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|Differences surface over criminal court|
Judge Sharon Marchman says 4th Judicial District Court will reduce the number of judges assigned to hear criminal cases from six jurists to five.
That decision does not sit well with some officials involved with the criminal justice system.
"When we got approval for our two new judges to come on the bench, we agreed that we were willing to commit both of those judges for one year to address the criminal backlogs, and we have," said Marchman, chief judge at 4th Judicial District Court.
"The criminal pre-trial detainees are way down now," Marchman said.
Marchman's comment about the new judgeships at 4th Judicial District Court was in reference to the Legislature's decision last year to create additional judgeships for Ouachita and Morehouse parishes. Ouachita and Morehouse were granted the new judicial posts to help alleviate a backlog of cases in the 4th Judicial District Court, including criminal cases.
One Ouachita Correctional Center (OCC) official disagreed with Marchman's assessment that pre-trial detainees housed at OCC were "way down."
OCC Warden Brian Newcomer said the number of pre-trial detainees was "very high."
OCC currently houses 582 pre-trial detainees, or inmates awaiting trial on criminal charges. On June 23, 2008, OCC housed 618 pre-trial inmates.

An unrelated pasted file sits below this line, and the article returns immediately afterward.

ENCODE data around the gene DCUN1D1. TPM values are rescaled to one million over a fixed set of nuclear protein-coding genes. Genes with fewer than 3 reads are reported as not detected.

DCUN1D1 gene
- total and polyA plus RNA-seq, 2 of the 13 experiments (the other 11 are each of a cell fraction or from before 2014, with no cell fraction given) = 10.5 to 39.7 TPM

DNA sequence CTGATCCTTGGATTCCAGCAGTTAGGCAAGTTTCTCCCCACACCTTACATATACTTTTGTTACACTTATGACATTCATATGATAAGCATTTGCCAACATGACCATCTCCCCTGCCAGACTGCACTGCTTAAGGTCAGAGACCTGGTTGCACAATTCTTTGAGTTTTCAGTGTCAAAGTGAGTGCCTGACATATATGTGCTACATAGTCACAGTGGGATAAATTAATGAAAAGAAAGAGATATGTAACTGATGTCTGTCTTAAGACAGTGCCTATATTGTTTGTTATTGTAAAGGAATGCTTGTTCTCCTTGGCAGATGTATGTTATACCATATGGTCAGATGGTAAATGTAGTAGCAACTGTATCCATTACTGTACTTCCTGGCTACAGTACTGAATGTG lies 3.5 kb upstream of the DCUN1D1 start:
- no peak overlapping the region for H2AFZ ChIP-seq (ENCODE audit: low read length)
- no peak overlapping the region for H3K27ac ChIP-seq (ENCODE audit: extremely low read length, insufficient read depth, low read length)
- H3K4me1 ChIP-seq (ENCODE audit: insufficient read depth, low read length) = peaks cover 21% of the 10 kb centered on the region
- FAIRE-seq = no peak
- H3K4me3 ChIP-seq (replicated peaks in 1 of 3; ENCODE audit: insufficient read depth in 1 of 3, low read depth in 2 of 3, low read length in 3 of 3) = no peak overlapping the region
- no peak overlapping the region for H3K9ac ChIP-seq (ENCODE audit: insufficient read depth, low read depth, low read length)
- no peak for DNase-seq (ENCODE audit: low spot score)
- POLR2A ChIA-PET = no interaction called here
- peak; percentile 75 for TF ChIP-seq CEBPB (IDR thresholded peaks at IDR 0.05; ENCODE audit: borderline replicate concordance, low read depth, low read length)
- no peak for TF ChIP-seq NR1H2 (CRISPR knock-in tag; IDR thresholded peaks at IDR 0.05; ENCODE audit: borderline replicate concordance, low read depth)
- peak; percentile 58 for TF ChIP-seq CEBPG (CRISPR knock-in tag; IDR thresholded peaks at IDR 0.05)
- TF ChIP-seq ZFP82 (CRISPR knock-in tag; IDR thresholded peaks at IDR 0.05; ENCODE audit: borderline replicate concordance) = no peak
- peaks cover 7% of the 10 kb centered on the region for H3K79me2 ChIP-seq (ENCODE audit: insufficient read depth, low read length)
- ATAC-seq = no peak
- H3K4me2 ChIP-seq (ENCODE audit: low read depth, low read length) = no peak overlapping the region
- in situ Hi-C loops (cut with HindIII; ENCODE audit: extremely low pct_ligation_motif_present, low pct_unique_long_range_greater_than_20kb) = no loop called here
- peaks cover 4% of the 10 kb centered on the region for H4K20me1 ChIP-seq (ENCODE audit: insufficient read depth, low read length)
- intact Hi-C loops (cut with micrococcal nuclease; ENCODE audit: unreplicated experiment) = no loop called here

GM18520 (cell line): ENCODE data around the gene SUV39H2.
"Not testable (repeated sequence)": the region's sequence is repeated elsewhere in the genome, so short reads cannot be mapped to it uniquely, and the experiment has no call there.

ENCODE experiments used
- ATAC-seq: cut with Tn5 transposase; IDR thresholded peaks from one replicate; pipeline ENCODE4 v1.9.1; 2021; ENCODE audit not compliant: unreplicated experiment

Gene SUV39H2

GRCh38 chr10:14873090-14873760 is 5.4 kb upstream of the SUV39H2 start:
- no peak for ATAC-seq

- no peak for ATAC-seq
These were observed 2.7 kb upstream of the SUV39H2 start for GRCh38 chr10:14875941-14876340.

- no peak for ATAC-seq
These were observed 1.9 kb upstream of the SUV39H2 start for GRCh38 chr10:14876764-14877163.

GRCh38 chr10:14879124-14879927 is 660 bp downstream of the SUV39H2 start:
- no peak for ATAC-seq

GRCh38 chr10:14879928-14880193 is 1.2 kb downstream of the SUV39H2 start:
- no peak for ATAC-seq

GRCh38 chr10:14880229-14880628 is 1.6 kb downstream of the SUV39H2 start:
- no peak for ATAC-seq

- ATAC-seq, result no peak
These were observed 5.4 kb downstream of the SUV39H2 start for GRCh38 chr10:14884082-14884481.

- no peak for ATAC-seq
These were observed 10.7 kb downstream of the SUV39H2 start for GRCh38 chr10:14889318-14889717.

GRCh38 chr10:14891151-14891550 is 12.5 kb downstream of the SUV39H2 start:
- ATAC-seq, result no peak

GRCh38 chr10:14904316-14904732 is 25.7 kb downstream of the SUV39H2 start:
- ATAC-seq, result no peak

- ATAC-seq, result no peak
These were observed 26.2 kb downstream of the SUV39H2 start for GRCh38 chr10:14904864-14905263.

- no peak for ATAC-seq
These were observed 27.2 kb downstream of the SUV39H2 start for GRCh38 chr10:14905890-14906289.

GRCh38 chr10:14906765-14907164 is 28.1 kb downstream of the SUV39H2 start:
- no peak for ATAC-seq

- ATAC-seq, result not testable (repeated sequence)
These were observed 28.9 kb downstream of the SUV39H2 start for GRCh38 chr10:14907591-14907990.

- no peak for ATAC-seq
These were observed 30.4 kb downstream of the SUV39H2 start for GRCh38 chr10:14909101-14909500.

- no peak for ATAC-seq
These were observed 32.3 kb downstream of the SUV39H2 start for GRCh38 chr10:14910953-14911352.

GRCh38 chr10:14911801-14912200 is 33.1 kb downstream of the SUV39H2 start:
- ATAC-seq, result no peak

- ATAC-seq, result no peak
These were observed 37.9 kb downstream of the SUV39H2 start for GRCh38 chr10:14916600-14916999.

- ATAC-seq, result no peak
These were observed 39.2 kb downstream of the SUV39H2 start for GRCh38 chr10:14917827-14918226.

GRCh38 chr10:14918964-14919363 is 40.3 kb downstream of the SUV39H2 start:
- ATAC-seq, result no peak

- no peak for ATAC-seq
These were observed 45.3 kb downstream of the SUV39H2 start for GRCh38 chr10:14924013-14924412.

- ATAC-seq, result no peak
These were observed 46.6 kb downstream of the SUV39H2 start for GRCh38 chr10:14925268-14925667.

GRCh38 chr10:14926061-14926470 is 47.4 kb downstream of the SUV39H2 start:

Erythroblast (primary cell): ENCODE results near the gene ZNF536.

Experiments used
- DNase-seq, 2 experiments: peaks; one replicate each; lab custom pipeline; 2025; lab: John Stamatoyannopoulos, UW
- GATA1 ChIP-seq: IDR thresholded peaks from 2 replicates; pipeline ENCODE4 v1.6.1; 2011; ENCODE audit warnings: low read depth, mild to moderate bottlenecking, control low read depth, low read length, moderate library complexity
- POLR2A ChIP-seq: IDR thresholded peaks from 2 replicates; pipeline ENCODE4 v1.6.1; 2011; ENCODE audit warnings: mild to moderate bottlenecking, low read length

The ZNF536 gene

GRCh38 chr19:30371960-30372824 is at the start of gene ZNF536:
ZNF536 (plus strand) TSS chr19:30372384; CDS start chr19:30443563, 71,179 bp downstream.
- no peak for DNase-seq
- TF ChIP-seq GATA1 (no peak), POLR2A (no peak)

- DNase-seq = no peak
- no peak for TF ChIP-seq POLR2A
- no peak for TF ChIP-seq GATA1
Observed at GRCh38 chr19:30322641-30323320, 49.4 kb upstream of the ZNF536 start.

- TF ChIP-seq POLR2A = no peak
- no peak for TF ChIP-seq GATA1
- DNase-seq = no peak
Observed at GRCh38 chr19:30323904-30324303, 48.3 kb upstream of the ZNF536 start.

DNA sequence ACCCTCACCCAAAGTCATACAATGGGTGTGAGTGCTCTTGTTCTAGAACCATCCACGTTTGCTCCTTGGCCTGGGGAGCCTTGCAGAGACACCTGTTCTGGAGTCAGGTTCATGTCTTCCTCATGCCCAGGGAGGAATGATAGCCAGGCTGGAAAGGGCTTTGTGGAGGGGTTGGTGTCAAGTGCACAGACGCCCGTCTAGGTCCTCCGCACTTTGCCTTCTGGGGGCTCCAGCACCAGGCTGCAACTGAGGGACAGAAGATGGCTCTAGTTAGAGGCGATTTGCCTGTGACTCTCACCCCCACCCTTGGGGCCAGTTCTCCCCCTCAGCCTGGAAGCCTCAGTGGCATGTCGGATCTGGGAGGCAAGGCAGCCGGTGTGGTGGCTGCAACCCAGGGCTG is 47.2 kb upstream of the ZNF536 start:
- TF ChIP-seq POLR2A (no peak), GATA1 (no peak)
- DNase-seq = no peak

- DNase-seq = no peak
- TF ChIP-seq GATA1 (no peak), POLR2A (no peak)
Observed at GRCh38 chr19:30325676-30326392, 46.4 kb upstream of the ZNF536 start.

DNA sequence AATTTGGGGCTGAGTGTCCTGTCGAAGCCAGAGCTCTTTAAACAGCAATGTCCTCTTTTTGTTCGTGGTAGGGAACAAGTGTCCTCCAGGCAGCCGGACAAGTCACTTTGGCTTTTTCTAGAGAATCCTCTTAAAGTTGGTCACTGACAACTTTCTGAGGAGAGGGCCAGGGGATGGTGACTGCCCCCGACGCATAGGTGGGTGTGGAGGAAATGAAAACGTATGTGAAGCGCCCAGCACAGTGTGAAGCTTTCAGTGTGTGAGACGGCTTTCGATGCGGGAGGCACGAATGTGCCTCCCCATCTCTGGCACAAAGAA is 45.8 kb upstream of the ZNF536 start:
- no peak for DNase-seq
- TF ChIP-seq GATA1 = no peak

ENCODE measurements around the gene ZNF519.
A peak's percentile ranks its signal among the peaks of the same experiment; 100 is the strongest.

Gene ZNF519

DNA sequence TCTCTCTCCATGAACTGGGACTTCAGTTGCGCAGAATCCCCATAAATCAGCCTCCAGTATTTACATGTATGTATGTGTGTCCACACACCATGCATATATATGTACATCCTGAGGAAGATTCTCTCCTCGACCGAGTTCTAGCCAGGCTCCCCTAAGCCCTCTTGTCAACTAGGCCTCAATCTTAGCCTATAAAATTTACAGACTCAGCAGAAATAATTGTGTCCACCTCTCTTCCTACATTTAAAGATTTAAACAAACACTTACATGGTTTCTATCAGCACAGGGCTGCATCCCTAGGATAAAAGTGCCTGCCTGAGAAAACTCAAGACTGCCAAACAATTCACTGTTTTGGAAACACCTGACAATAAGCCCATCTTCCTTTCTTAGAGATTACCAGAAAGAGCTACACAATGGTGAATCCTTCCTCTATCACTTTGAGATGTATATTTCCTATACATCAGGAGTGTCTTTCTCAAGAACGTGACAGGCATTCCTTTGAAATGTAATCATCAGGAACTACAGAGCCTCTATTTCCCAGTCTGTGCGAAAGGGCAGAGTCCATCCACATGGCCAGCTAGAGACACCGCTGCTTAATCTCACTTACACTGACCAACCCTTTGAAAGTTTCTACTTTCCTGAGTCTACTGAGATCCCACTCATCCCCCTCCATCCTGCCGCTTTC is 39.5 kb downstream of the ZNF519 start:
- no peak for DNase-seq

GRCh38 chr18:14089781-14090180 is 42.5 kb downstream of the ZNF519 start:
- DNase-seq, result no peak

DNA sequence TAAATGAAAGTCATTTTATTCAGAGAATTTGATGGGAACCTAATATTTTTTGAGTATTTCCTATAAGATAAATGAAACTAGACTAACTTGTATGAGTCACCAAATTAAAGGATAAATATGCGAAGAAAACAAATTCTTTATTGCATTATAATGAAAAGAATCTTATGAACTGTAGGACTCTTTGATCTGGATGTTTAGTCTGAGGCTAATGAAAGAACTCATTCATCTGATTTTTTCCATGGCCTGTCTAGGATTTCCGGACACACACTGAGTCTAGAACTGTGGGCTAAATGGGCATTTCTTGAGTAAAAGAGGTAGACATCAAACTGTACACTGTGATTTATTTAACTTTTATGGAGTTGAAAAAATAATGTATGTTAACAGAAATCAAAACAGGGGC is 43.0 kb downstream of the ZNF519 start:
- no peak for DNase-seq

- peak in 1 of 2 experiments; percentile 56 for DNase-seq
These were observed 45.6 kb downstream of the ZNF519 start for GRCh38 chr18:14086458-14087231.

Newcomer said that was not a significant decline.
"To me, having 30 less over a 12-month period, that's not significant," Newcomer said.
Newcomer said the lower number of detainees could be just as easily attributed to a general decline in the prison's population.
While OCC currently houses 969 inmates, this time last year there were just over 1,000 inmates at the parish prison, according to Newcomer.
That means the proportion of pre-trial detainees to the general inmate population remains steady, Newcomer said.
"To me, to have significantly less pre-trialers, you're talking having 75 or a 100 less pre-trialers," Newcomer said. "This is just 30 or so."
Ouachita Parish police juror Walt Caldwell also questioned Marchman's assertion that the two new judges approved by the Legislature last year were only temporarily assigned to hear criminal matters at 4th Judicial District Court.
When asked to elaborate, Caldwell said, "It may be a misunderstanding on my part, but I thought it was to be in perpetuity until the pre-trial detainee problem was solved."
"That problem hasn't been solved," said Caldwell, an attorney who often handles criminal cases at district court.
Caldwell served as president of the Ouachita Parish Police Jury until earlier this year. He presided over the police jury as OCC began to encounter budgetary problems in light of the high number of pre-trial detainees it houses. OCC faces a more than $1 million deficit heading into the new fiscal year, which begins July 1, because of costs associated with overcrowding and housing a high number of pre-trial detainees.
For months, Caldwell said he and his peers at the police jury have frequently noted the biggest problem facing OCC was the high number of pre-trial detainees versus the number of Department of Corrections prisoners the parish prison keeps.
Expenses associated with housing DOC inmates are paid by the state.
Expenses related to housing inmates awaiting trial, however, fall to the police jury and, ultimately, the taxpayers of Ouachita Parish.
Caldwell said reducing the number of judges hearing criminal cases at 4th Judicial District Court could lead to more budget problems at OCC.
"I'm concerned about the judges' consideration of reducing the number of sections of criminal court because we still have very high numbers of pre-trial detainees, more than the current millage can really handle," Caldwell said.